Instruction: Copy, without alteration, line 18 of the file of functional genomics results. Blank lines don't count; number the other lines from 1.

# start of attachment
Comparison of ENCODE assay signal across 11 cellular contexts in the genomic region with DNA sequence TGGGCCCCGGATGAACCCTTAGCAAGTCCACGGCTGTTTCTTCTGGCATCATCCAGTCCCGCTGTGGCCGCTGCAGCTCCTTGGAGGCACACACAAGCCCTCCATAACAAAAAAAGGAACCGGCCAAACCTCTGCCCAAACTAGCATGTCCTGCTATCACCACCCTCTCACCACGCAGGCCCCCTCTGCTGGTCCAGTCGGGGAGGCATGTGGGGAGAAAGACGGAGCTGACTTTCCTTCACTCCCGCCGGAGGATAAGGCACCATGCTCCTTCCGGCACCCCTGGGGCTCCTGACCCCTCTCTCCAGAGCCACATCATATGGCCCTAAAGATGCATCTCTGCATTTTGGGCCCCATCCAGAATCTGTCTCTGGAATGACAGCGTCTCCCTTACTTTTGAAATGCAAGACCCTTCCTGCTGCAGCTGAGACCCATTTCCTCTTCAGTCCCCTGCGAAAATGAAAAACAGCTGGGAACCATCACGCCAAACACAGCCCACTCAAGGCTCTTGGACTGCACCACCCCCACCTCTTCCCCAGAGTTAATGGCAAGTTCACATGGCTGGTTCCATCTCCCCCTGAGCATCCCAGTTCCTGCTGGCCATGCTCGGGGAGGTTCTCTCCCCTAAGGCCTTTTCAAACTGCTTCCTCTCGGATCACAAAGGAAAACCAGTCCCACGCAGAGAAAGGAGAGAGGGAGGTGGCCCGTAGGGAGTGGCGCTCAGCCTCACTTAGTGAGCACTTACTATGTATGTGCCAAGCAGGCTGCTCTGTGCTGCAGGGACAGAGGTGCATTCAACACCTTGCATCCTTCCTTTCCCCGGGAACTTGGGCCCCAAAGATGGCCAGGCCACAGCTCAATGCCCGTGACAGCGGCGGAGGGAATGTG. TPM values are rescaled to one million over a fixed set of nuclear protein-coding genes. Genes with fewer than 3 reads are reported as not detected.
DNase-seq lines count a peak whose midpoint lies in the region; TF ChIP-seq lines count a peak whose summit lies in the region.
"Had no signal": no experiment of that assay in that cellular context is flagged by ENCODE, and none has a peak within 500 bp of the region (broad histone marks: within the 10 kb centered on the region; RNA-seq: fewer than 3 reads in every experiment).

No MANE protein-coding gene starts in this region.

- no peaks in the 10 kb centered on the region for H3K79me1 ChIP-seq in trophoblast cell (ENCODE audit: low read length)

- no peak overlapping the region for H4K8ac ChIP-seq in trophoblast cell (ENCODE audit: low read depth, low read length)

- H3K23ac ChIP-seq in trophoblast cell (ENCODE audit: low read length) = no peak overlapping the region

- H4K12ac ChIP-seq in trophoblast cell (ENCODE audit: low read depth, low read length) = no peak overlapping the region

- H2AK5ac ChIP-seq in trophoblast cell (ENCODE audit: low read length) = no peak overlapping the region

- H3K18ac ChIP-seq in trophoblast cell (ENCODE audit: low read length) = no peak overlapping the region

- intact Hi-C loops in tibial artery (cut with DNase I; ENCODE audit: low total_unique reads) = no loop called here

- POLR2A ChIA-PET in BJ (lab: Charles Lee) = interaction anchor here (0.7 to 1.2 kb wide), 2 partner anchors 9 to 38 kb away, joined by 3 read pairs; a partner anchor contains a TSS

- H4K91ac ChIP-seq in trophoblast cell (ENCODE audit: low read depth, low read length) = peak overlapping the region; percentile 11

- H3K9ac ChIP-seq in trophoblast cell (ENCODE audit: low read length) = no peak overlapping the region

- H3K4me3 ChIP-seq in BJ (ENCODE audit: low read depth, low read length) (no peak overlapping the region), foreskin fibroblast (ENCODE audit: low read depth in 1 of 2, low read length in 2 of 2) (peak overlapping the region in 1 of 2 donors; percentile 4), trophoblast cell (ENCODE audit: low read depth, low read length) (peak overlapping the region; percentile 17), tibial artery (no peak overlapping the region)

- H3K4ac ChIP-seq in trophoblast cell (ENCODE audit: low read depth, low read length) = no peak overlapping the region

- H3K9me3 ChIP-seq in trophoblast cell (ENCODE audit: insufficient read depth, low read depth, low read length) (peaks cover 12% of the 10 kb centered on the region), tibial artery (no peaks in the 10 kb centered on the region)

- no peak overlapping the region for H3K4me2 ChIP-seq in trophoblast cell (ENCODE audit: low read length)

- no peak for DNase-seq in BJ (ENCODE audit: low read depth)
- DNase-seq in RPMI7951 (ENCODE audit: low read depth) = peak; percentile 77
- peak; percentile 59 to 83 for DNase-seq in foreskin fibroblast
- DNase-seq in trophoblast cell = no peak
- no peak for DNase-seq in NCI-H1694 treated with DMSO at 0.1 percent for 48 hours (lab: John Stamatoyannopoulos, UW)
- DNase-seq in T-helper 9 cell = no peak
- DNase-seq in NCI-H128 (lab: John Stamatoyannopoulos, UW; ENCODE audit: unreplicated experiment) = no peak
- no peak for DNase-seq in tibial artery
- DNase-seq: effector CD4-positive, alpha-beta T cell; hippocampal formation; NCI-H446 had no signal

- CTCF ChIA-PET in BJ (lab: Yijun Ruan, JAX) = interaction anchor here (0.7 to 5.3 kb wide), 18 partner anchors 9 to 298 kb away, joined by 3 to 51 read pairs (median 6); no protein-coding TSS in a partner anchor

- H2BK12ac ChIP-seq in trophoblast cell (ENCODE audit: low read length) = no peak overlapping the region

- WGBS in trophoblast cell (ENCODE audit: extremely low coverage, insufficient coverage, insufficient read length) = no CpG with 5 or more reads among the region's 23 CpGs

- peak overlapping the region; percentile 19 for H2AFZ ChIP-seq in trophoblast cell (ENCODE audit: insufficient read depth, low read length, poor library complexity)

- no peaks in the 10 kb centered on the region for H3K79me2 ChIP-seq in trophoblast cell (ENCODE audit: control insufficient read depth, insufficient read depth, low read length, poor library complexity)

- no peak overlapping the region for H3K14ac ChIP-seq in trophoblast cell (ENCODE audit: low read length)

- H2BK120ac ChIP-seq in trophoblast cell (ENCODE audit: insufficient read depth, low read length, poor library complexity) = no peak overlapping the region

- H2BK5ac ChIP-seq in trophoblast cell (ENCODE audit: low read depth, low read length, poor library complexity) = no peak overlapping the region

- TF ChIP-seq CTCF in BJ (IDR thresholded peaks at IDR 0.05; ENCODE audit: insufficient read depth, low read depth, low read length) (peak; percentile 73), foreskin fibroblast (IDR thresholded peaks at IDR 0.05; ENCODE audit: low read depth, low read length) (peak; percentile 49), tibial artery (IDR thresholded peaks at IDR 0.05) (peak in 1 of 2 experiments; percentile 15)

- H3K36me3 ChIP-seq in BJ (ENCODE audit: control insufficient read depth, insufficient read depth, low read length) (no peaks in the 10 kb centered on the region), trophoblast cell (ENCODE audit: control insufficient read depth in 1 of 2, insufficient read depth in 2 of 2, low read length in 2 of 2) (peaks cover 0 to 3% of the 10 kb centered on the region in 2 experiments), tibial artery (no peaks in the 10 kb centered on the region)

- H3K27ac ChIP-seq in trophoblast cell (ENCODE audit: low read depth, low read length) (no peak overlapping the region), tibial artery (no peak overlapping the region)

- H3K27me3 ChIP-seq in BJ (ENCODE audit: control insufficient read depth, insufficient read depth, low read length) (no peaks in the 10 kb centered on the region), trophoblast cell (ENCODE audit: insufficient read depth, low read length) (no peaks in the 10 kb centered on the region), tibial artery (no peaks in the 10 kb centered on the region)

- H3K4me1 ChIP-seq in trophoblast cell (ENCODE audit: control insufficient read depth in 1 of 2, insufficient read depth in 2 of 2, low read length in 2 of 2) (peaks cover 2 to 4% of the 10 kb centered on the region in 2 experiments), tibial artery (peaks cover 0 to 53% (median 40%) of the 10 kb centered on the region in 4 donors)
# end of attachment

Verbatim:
- no peak overlapping the region for H3K4me2 ChIP-seq in trophoblast cell (ENCODE audit: low read length)